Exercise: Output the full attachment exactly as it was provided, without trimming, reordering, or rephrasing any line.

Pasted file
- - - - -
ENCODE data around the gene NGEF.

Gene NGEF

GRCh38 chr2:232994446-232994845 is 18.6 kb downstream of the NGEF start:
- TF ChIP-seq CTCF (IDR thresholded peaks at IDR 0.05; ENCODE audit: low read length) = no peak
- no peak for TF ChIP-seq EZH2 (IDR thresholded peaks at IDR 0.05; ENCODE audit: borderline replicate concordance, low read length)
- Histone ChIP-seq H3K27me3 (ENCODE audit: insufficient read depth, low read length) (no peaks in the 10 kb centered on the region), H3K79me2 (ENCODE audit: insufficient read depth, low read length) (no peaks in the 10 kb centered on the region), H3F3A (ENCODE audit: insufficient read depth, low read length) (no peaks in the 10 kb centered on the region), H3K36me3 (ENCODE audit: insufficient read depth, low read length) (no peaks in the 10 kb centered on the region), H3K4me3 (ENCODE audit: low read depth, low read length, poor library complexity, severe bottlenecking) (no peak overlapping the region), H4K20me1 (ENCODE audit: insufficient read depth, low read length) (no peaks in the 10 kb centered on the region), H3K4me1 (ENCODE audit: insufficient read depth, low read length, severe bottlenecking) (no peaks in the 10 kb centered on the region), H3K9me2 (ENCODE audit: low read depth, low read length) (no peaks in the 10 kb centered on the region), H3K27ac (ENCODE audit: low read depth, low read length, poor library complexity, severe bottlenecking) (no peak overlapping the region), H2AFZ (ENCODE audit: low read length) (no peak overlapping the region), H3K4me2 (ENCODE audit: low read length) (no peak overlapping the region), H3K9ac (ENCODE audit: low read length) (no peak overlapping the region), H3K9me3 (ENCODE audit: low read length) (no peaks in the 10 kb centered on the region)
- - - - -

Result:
ENCODE data around the gene NGEF.

Gene NGEF

GRCh38 chr2:232994446-232994845 is 18.6 kb downstream of the NGEF start:
- TF ChIP-seq CTCF (IDR thresholded peaks at IDR 0.05; ENCODE audit: low read length) = no peak
- no peak for TF ChIP-seq EZH2 (IDR thresholded peaks at IDR 0.05; ENCODE audit: borderline replicate concordance, low read length)
- Histone ChIP-seq H3K27me3 (ENCODE audit: insufficient read depth, low read length) (no peaks in the 10 kb centered on the region), H3K79me2 (ENCODE audit: insufficient read depth, low read length) (no peaks in the 10 kb centered on the region), H3F3A (ENCODE audit: insufficient read depth, low read length) (no peaks in the 10 kb centered on the region), H3K36me3 (ENCODE audit: insufficient read depth, low read length) (no peaks in the 10 kb centered on the region), H3K4me3 (ENCODE audit: low read depth, low read length, poor library complexity, severe bottlenecking) (no peak overlapping the region), H4K20me1 (ENCODE audit: insufficient read depth, low read length) (no peaks in the 10 kb centered on the region), H3K4me1 (ENCODE audit: insufficient read depth, low read length, severe bottlenecking) (no peaks in the 10 kb centered on the region), H3K9me2 (ENCODE audit: low read depth, low read length) (no peaks in the 10 kb centered on the region), H3K27ac (ENCODE audit: low read depth, low read length, poor library complexity, severe bottlenecking) (no peak overlapping the region), H2AFZ (ENCODE audit: low read length) (no peak overlapping the region), H3K4me2 (ENCODE audit: low read length) (no peak overlapping the region), H3K9ac (ENCODE audit: low read length) (no peak overlapping the region), H3K9me3 (ENCODE audit: low read length) (no peaks in the 10 kb centered on the region)